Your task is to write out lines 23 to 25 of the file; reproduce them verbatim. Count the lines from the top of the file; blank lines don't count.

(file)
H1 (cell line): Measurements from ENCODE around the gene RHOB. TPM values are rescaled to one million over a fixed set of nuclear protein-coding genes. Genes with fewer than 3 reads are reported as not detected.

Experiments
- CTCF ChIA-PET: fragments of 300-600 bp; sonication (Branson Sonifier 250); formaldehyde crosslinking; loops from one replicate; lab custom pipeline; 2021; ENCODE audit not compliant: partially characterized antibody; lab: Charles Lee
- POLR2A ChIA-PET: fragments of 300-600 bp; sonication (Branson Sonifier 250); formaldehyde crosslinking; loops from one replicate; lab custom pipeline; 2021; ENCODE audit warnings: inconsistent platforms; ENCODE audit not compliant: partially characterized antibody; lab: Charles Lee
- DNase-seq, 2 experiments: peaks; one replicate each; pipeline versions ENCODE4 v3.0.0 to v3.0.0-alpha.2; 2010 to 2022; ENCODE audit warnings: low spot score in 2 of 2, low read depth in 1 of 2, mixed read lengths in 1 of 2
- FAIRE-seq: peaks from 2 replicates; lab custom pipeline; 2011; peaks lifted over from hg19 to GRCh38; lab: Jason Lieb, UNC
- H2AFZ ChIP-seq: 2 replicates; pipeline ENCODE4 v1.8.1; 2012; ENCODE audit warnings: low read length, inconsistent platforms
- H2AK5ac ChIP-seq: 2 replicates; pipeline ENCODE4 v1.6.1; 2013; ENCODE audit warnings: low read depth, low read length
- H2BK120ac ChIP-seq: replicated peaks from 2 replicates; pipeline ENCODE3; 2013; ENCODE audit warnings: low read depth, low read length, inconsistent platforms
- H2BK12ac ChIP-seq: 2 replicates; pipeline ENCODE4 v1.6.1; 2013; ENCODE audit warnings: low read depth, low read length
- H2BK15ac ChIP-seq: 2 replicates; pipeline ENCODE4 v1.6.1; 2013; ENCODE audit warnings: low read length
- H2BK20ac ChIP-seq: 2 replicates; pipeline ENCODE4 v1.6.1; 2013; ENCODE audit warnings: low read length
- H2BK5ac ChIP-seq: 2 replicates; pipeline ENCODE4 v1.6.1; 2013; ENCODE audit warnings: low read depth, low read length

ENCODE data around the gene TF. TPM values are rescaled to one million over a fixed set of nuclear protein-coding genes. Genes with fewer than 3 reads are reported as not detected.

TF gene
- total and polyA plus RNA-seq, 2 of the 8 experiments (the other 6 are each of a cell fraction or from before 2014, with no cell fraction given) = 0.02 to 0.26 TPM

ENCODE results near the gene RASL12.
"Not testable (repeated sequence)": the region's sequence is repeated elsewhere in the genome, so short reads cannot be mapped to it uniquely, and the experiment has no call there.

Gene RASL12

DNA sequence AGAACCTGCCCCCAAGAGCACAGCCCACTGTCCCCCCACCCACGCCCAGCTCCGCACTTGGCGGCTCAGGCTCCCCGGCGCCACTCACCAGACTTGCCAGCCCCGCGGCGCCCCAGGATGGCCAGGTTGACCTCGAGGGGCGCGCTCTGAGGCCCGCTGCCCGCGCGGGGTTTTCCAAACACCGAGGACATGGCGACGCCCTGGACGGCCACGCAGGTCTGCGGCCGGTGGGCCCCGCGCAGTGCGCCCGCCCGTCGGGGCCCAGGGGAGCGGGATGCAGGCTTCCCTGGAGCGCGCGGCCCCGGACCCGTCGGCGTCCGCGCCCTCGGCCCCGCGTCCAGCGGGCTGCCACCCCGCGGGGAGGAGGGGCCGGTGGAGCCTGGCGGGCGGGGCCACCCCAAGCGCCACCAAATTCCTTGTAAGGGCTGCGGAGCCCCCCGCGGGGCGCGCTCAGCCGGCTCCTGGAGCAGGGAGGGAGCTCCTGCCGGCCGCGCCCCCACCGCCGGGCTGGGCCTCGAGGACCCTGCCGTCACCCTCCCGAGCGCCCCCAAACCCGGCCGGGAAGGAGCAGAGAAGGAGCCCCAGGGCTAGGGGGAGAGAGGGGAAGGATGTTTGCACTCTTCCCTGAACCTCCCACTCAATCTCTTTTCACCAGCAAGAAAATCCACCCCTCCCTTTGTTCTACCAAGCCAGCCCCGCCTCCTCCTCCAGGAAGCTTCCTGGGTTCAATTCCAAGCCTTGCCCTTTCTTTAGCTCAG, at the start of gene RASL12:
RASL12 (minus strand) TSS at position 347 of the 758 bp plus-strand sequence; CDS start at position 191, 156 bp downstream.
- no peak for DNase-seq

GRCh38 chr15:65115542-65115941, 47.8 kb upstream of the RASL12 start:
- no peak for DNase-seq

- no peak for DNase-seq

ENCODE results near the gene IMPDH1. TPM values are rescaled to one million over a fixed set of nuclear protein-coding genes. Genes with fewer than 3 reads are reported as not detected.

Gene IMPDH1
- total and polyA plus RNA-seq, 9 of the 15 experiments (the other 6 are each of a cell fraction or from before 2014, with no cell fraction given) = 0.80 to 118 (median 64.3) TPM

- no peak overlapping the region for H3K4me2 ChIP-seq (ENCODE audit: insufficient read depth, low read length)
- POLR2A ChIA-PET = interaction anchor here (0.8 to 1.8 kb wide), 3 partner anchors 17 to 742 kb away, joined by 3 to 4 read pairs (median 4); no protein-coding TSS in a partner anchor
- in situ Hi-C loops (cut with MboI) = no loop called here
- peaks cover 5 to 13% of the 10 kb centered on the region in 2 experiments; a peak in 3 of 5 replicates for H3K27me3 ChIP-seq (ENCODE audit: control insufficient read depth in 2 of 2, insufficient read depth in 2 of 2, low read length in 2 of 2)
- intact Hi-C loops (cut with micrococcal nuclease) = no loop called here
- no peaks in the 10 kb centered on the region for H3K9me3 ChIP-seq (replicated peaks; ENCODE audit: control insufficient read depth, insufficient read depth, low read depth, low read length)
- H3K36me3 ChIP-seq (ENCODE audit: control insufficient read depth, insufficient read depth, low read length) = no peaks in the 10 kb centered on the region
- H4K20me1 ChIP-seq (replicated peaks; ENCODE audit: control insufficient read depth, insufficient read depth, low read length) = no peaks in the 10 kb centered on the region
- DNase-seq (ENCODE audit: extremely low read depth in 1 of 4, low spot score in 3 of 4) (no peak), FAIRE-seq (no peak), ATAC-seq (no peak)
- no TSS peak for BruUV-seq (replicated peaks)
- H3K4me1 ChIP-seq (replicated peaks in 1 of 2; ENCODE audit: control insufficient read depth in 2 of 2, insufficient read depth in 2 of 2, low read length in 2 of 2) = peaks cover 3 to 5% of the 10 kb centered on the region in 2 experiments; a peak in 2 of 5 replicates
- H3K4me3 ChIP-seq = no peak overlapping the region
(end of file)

GRCh38 chr15:65115542-65115941, 47.8 kb upstream of the RASL12 start:
- no peak for DNase-seq

- no peak for DNase-seq